Meerkats' cooperative social structure may have led them to evolve a specialized system of alarm calls, according to an article by Roman Furrer and Marta Manser from the University of Zurich. Meerkats have the ability to vary their alarm calls depending on what type of predator threatens them. In other words, they use one call when threatened from the air by an eagle, and a different call when threatened from the ground by a snake. But Cape ground squirrels, that live side-by-side in the same habitat as meerkats, have not evolved this type of alarm call. So why would such calls evolve on one species and not the other when both live in the same area? Furrer and Manser suggest it has to do with social structure. Meerkats are highly social creatures. They coordinate their foraging activities as well as their escape plans. So knowing what predator is approaching helps in coordination. The ground squirrels, on the other hand, act largely independent of each other and may have less need for specified alarm calls.

Roman D. Furrer and Marta B. Manser, "The evolution of urgency-based and functionally referential alarm calls in ground-dwelling species," 173:March.


'/>"/>

Contact: Kevin Stacey
kstacey@press.uchicago.edu
773-834-0386
University of Chicago Press Journals
Source:Eurekalert

Related biology news :

1. Fiddler crabs reveal honesty is not always the best policy
2. Beyond batteries: Storing power in a sheet of paper
3. Selexis Announces Advanced Approach to Maximize Power of Genetic Elements for Rapid Development of High Performance Cell Lines
4. Enzyme alerts cells powerful army to repair DNA damage
5. Fuel cells gearing up to power auto industry
6. Choices and Challenges forum to address nuclear power issue
7. Powerful integration of lipid metabolic profiling with gene expression analysis
8. In the laboratory, green tea proves a powerful medicine against severe sepsis
9. RAND paper finds diesel, hybrid vehicles can provide more societal benefits than gas-powered autos
10. The power of multiples: Connecting wind farms can make a more reliable - and cheaper - power source
11. Smarter energy storage for solar and wind power
Post Your Comments:
*Name:
*Comment:
*Email:
(Date:4/26/2016)... DUBLIN , April 27, 2016 ... of the  "Global Multi-modal Biometrics Market 2016-2020"  report ... ) , The analysts forecast ... a CAGR of 15.49% during the period 2016-2020.  ... a number of sectors such as the healthcare, ...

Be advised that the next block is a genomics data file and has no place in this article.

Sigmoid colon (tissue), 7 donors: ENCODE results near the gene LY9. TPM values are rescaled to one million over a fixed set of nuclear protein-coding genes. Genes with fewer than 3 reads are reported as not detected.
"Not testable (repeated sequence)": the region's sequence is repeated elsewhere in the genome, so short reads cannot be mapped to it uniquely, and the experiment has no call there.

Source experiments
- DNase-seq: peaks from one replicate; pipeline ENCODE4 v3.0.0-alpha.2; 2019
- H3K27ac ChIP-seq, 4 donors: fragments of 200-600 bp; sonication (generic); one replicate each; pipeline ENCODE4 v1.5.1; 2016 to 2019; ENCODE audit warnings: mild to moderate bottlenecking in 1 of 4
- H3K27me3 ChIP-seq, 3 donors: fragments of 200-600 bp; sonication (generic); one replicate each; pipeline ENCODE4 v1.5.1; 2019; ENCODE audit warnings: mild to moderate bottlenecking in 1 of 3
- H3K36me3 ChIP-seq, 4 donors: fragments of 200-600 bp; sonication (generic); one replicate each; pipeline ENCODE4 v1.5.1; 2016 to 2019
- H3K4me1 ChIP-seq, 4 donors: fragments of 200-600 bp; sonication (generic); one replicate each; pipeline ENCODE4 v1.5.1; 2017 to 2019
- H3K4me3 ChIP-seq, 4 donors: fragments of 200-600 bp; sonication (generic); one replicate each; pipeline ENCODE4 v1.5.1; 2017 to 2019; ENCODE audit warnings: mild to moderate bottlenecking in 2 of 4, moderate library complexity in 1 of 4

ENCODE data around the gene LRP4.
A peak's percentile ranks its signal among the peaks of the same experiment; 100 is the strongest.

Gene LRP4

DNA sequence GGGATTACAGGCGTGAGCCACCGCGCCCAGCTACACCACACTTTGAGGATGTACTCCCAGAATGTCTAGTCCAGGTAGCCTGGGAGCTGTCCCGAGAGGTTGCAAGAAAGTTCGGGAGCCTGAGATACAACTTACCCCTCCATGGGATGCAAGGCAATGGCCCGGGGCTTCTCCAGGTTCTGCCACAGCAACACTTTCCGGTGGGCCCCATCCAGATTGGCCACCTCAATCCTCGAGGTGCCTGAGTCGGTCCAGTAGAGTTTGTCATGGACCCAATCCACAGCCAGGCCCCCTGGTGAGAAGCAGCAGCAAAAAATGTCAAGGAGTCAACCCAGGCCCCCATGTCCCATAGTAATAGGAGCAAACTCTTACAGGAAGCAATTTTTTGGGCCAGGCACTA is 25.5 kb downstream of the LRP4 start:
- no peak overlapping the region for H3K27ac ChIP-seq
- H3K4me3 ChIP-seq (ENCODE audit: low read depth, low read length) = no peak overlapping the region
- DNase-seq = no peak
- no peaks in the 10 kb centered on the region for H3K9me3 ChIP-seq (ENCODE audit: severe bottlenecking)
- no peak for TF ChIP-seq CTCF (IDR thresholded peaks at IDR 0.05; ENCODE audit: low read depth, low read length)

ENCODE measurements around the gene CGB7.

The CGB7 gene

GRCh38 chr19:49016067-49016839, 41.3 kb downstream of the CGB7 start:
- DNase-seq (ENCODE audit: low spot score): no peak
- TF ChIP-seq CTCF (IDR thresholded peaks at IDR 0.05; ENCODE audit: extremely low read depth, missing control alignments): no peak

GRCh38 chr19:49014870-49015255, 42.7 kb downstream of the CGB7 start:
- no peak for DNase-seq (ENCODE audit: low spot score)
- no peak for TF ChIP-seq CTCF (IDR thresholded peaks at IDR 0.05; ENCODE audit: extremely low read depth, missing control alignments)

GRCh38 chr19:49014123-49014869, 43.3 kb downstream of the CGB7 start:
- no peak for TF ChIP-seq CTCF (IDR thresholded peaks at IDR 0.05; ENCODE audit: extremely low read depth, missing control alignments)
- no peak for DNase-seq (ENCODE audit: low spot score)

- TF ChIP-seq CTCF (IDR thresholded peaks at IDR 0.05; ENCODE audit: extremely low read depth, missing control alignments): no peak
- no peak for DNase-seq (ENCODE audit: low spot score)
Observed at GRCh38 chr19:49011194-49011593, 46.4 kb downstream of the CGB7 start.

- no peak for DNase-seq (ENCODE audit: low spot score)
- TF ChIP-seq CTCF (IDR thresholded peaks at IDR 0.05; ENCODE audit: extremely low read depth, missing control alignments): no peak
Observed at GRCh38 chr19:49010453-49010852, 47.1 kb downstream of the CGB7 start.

(Date:4/14/2016)... TEL AVIV, Israel , April 14, 2016 /PRNewswire/ ... in Behavioral Authentication and Malware Detection, today announced the ... has already assumed the new role. Goldwerger,s ... for BioCatch, on the heels of the deployment of ... In addition, BioCatch,s behavioral biometric technology, which discerns unique ...
(Date:3/29/2016)... , March 29, 2016 ... "Company") LegacyXChange "LEGX" and SelectaDNA/CSI Protect are pleased to ... ink used in a variety of writing instruments, ensuring ... of originally created collectibles from athletes on LegacyXChange will ... analysis of the DNA. Bill Bollander ...
Breaking Biology News(10 mins):
(Date:6/27/2016)... ON , June 27, 2016 /PRNewswire/ - BIOREM Inc. ... has been advised by its major shareholders, Clean Technology ... United States based venture capital ... shares of Biorem (on a fully diluted, as converted ... the disposition of their entire equity holdings in Biorem ...
(Date:6/27/2016)... ... June 27, 2016 , ... Newly created 4Sight Medical ... to the healthcare market. The company's primary focus is on new product introductions, ... strategies that are necessary to help companies efficiently bring their products to market. ...
(Date:6/24/2016)... 2016  Regular discussions on a range of subjects including ... two entities said Poloz. Speaking at a lecture ... , he pointed to the country,s inflation target, which is ... "In certain areas there ... common economic goals, why not sit down and address strategy ...
(Date:6/23/2016)... ... June 23, 2016 , ... Mosio, a ... eBook, “Clinical Trials Patient Recruitment and Retention Tips.” Partnering with experienced clinical research ... by providing practical tips, tools, and strategies for clinical researchers. , “The landscape ...
Breaking Biology Technology: